The fallacy in the positions of these individuals is not simply the flawed philosophy of redistribution of wealth, not simply the fanciful and unverifiable fabrications of missing tax but the delusional notion that whatever monies are raised from increased levels of taxation globally will in some unspecified way not fund the deficits of G-20 countries but will necessarily be applied to reduce poverty in Africa, and incidentally not find its way to the bank accounts of various African Dictators.
What seems to be missing from their positions is any practical understanding that in a democracy it is not only those members of society who are being pulled in the wagon that get to vote for populist politicians but those who are pulling the wagon also get to vote and with their feet. 1% of tax payers in the UK earn 16% of revenue and pay over 33% of income tax collected.
We know that this debate is not about tax evasion
Let’s look at the Cayman Islands as an example of the Overseas Territories and Crown Dependencies. The simple truth is that the Cayman Islands has full tax transparency with 28 jurisdictions under the OECD approved Tax Information Exchange Agreements and full proactive reporting with all 27 European Treasury departments under the 2005 European Union Savings Directive. This means tax evasion is off the table in these Overseas Territories and Crown Dependencies. With this tax transparency also come the verifiable and positive statistics that show tax evasion in jurisdictions like Cayman to be statistically irrelevant.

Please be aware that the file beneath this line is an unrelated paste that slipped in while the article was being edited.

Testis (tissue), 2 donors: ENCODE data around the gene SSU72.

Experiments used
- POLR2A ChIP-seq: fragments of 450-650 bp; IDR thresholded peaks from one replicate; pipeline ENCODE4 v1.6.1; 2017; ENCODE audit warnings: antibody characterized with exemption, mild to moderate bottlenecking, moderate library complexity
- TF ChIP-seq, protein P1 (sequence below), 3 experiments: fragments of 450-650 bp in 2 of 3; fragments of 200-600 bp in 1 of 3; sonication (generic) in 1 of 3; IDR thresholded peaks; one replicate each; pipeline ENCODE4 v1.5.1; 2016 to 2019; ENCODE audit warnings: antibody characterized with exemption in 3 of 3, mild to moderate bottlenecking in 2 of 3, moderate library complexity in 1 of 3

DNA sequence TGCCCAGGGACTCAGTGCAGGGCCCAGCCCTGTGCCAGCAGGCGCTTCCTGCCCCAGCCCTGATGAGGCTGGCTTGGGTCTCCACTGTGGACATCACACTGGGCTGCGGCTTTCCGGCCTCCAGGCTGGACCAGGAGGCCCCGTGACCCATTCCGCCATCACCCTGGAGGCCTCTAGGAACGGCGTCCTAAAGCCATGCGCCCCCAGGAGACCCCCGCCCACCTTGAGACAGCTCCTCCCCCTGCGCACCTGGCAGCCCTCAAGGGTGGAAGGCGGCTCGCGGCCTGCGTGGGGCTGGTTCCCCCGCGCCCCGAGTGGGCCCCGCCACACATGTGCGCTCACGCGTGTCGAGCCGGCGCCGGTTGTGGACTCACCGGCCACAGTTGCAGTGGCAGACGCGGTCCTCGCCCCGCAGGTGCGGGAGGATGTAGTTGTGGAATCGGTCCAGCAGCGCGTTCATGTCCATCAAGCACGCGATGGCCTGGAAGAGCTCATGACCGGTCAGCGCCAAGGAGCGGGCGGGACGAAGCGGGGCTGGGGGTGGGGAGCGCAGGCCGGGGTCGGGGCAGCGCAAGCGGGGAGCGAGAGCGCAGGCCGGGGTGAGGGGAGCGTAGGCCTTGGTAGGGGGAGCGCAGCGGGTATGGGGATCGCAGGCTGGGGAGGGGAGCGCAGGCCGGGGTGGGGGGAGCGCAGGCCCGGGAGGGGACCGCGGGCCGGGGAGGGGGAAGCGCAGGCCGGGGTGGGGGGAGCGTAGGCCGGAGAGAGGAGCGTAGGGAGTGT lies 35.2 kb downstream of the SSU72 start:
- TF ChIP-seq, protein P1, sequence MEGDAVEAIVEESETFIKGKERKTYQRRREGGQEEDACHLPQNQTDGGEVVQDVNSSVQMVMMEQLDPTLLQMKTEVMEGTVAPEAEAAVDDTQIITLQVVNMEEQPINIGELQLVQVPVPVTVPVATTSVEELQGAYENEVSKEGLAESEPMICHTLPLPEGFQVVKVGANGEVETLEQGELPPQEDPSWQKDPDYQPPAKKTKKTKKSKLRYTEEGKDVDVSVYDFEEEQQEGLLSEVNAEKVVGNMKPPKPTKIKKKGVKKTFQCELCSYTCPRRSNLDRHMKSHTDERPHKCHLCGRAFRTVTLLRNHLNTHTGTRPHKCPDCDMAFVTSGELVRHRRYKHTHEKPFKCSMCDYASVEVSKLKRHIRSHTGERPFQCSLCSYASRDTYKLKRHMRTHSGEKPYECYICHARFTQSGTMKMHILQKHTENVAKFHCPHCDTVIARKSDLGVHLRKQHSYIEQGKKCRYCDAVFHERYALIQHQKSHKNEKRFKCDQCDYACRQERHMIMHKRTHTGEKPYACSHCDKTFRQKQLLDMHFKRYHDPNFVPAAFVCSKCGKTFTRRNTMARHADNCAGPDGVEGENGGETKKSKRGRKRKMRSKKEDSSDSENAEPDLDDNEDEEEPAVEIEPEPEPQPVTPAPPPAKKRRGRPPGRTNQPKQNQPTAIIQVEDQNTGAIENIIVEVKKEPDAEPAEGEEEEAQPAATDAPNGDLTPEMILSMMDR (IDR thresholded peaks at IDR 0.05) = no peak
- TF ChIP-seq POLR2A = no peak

The effectiveness therefore of these extreme left wing social activists, whom I describe as the Tax Taliban, in referring to “tax havens” is diminishing as they continue to loose credibility simply because their critisisms are unlikely to withstand the tax transparency that the offshore jurisdictions now demonstrate.
The second source of public relations negativity is more troubling as it is indicative of well-organized and powerful public relations campaigns driven by onshore Treasury, supranational and domestic regulatory bodies which in turn are driven by our populist politicians some of whom are anxious to suggest that the solution to mismanaged onshore fiscal and monetary policy lies in this mystical offshore pot of gold. The monies for example that Sn. Bernie Sanders of Vermont claims are “stashed” in Bermuda.
These blame deflecting politicians and regulators are anxious to obfuscate the failures of their domestic tax and regulatory systems in the G20 jurisdictions by suggesting that in some way it is the tax or regulatory system of the offshore financial centre that is at fault. This is the reason why we see hedge funds rather than Freddie Mac and Fanny Mae now described as the root cause of the recent financial crisis in the same way that the Enron collapse was, as amusingly suggested by Mr Shaxson, supposed to have its cause in the Cayman Islands and not Delaware, and the missing Bonlat monies were supposed to have disappeared in the Cayman Islands rather than having been fabricated in Parmalat’s head office in Italy with a Xerox machine and an eraser.